We are so excited to be partnering with Colette Patterns for a fun and informative Substrate Series! Learn all about a specific fabric substrate here on the Cotton+Steel blog, then pop over to the Colette Patterns blog to see how it sews up into garments. Yay knowledge!
So what is a substrate, exactly? In fabric production, substrate refers that the material that a design is applied to. This can mean the fiber content (cotton? linen? rayon?) but it can also mean the weight and weave structure.
Today’s featured substrate is double gauze.
Whisper-soft, cloud-like, high snuggability, something you want to squish your face into - yes, these are all qualities of a baby bunny. They are also the qualities of double gauze.
Double gauze has been growing in popularity recently because it is so comfy and soft. It has the much-loved, broken-in feel of your favorite shirt or quilt, and you can find it in both prints and solids. In 2014, Cotton+Steel released Bespoke, an exclusively double gauze collection, and since then has included several double gauze prints in each new release.
Below is a video all about that double gauze collection:
What is Double Gauze?
So what is double gauze, exactly? Before we talk about double gauze, let’s first discuss gauze.
Gauze is a very loosely woven fabric that can be made from a variety of fibers. (Cotton+Steel double gauze is all made of 100% cotton.) The loose weave gives the fabric a very soft drape, and it also means that a single layer is rather transparent. Gauze is a very old textile; it is thought that the English word “gauze” can be traced back through the centuries to the placename Gaza, an area in the Middle East that was once known for silk gauze production. The Arabic word for raw silk is “qazz,” which also can be traced back to the word Gaza.
To create double gauze, two very thin layers of gauze are combined to create one textile, hence the double. They are connected every centimeter or so by a single thread that is woven from one layer through the other and back again. You can actually see these threads as a faint grid on the wrong side of the fabric.
You can easily see these two layers if you look at a cross section of the fabric, and you can even start to pull them apart a little bit.
This double-layer weave structure does a few things. First, it makes the overall fabric much more opaque. Second, the tiny bit of air trapped between the layers creates a lofty, spongy effect, especially after the fabric is washed. It’s almost like an extremely thin quilt - two layers with a little space in between, tacked together in intervals. Major snuggle factor.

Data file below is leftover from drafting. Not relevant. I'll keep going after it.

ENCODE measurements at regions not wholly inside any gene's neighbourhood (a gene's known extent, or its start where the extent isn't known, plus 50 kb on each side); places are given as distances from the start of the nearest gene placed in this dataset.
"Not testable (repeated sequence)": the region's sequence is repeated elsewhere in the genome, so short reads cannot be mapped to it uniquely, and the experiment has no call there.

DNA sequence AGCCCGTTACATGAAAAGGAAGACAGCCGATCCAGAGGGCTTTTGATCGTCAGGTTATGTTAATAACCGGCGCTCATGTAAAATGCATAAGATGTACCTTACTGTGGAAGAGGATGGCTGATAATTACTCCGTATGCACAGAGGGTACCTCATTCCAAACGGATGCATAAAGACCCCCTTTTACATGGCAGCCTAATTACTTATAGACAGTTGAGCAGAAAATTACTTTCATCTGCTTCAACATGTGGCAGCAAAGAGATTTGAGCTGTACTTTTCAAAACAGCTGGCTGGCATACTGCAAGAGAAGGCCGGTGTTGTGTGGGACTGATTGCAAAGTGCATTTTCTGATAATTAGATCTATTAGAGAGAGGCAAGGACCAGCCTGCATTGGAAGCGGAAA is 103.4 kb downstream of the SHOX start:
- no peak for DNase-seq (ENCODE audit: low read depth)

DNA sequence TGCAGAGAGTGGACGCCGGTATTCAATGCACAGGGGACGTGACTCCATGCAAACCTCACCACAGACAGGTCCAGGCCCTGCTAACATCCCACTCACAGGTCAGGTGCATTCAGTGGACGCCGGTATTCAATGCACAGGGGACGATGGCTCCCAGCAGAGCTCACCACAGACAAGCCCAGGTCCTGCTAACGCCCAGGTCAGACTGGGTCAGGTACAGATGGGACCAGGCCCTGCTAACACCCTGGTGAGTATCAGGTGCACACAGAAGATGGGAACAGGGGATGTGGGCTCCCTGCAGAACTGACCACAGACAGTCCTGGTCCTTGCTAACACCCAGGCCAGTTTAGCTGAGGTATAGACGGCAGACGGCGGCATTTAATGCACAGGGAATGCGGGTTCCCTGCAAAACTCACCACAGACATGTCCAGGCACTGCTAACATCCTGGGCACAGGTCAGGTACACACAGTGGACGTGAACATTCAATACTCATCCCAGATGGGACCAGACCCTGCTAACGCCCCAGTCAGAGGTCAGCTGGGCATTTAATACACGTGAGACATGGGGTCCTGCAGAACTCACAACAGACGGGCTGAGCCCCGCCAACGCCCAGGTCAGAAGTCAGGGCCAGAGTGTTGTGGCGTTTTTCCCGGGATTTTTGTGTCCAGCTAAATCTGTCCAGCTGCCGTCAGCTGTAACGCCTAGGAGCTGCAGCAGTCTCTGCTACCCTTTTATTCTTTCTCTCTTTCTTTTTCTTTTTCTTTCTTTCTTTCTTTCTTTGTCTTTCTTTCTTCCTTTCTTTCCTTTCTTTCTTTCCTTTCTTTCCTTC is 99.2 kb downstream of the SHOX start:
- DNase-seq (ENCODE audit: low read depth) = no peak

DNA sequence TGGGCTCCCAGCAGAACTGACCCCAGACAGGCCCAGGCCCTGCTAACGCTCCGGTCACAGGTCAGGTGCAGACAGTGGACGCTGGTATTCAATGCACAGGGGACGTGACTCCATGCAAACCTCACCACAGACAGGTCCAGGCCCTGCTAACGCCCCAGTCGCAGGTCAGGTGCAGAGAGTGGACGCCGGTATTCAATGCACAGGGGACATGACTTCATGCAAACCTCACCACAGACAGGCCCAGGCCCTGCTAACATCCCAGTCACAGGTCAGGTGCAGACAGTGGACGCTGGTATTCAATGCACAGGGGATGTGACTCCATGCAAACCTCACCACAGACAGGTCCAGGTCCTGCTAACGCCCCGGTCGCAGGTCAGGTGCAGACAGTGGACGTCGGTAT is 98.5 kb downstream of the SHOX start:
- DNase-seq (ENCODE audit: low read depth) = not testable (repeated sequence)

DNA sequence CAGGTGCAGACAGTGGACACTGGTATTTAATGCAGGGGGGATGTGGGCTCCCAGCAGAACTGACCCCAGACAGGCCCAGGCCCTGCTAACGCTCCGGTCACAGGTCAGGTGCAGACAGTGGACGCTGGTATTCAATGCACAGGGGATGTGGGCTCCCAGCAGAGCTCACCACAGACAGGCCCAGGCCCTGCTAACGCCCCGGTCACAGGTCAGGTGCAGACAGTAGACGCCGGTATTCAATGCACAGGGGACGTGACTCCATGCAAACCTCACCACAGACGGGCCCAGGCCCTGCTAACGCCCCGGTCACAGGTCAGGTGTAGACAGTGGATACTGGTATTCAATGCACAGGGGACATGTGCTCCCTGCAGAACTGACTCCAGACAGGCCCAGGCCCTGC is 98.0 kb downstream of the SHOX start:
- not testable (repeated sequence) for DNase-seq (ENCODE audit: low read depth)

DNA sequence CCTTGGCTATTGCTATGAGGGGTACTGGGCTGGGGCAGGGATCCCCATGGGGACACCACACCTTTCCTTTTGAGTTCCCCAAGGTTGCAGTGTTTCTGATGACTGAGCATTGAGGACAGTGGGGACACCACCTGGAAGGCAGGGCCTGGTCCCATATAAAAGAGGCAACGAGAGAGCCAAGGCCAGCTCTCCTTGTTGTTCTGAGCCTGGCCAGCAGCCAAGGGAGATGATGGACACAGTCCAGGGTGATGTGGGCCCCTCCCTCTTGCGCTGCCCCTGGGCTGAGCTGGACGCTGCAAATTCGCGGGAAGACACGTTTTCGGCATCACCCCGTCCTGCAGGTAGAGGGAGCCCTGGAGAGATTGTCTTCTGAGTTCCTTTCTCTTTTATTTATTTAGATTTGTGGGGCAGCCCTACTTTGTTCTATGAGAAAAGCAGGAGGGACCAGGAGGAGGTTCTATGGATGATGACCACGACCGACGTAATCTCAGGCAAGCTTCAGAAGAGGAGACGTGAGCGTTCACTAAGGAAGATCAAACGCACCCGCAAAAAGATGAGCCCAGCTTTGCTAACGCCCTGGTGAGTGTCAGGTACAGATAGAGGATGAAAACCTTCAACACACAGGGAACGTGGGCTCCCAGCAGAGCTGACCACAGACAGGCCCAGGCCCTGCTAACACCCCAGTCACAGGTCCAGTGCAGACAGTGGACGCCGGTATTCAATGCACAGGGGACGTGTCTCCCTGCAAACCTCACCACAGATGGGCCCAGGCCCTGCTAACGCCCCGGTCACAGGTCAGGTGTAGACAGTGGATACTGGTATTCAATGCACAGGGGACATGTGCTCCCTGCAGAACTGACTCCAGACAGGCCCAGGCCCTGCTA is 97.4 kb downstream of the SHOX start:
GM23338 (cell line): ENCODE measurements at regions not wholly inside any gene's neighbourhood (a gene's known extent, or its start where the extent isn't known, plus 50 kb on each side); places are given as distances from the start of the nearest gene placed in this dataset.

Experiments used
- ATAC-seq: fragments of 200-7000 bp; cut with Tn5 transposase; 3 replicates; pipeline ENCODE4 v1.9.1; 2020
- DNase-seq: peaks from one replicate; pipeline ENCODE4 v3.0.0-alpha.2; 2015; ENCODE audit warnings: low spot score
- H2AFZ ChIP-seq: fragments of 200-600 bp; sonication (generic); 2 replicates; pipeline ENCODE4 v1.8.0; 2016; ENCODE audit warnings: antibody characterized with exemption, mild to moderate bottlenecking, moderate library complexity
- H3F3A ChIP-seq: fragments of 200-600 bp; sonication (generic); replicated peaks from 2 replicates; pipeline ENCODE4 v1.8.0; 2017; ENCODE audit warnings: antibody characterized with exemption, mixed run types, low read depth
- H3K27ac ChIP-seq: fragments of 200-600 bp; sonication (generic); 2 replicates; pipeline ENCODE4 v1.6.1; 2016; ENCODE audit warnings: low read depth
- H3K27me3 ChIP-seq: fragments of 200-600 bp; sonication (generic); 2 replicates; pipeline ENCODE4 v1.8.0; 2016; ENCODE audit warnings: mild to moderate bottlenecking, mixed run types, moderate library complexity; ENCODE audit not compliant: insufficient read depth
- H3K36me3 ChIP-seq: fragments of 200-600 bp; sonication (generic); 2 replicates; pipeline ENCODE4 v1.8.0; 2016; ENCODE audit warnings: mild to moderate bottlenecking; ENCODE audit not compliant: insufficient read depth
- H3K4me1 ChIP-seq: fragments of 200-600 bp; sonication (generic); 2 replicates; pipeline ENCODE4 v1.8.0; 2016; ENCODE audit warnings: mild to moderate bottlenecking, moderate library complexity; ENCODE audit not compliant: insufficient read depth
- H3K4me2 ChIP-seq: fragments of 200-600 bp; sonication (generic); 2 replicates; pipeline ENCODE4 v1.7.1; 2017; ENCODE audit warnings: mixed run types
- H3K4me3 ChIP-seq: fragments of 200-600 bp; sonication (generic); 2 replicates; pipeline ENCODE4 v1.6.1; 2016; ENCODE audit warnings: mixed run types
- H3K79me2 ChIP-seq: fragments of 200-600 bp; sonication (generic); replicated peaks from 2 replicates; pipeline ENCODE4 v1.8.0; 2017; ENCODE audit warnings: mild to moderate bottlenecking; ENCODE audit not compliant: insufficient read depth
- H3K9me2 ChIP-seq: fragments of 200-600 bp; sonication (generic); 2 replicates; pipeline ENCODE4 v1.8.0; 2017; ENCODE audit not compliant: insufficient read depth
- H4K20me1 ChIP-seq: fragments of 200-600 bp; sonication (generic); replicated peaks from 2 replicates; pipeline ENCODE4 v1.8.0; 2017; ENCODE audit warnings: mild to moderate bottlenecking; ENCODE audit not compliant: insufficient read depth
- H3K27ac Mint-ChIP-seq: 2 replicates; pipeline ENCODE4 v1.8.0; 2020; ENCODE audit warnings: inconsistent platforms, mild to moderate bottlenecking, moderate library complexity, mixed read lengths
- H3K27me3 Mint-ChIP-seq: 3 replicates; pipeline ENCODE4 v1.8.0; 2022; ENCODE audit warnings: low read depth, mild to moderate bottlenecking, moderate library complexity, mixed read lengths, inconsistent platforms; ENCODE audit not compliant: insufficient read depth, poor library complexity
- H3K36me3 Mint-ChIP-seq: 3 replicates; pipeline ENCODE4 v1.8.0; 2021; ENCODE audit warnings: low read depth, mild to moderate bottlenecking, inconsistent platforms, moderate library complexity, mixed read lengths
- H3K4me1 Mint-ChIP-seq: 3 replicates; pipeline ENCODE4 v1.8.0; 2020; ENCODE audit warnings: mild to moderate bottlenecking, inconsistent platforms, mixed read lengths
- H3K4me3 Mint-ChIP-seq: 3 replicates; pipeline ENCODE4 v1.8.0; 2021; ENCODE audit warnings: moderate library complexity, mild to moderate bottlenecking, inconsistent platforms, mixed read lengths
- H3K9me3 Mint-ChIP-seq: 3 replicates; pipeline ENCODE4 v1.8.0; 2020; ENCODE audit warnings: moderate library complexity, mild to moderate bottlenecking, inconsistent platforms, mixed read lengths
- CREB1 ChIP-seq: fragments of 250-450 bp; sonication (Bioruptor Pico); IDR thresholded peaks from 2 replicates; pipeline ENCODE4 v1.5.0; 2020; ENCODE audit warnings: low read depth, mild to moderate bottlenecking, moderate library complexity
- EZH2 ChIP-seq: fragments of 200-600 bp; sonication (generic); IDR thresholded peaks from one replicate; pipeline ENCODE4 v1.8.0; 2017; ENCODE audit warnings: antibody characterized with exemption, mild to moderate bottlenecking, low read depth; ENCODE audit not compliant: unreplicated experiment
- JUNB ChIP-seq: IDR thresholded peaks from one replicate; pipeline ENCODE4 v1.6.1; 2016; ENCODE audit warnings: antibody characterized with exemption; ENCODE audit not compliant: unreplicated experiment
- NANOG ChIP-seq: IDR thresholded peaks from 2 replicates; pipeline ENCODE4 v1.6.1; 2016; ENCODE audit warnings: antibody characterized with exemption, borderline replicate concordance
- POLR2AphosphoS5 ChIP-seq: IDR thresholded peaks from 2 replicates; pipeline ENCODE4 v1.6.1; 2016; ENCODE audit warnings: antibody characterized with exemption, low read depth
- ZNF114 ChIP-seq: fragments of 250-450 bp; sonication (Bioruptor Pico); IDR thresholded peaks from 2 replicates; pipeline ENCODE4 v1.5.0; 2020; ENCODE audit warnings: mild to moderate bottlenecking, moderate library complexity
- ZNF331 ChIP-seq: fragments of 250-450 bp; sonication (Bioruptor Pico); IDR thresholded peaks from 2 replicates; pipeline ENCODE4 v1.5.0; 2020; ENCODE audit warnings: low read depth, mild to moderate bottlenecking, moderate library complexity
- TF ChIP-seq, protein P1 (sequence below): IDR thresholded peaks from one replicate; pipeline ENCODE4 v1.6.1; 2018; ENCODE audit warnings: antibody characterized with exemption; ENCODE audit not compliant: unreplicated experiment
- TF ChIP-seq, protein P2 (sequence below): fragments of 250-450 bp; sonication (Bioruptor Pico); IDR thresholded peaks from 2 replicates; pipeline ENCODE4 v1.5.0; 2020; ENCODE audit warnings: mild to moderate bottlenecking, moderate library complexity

Working with Double Gauze
Because Cotton+Steel double gauze is 100% cotton, you can wash it in the washing machine, then either cool tumble dry or line dry. We recommend prewashing before you sew anything, especially a garment, as it might shrink a little bit.
The two layers can make double gauze feel a bit wiggly when sewing. The best remedy for this is to take your time while working with it and pin where necessary. You can also press the fabric with a some spray starch or pressing spray to make it feel a bit sturdier. Because of the looser weave structure, double gauze will fray more quickly than some other fabrics, so be sure to finish any exposed raw edges. Also, staystitching edges before sewing zippers and necklines will help keep the looser weave from stretching out.
So what to make with double gauze? A lot of things! Any garment that you want to be lightweight, soft and drapey is a great choice - blouses, shirts, skirts, summer dresses, pajamas. Double gauze makes the dreamiest infinity scarves, too, and the softest, most snuggly quilts. Do keep in mind that double gauze has a very soft visual look, so if you are trying to make something that you want to have sharp, defined edges - for instance, a crisp button down shirt with an angular pointed collar - using double gauze is going to make all the details a little rounder and a little less defined.
Want to learn more about sewing with double gauze? Head over to the Colette Patterns blog to see their post featuring their Crepe Dress pattern stitched up in a Cotton+Steel double gauze from designer Kim Kight’s newest collection, Rotary Club, as well as tons of great sewing tips for working with double gauze.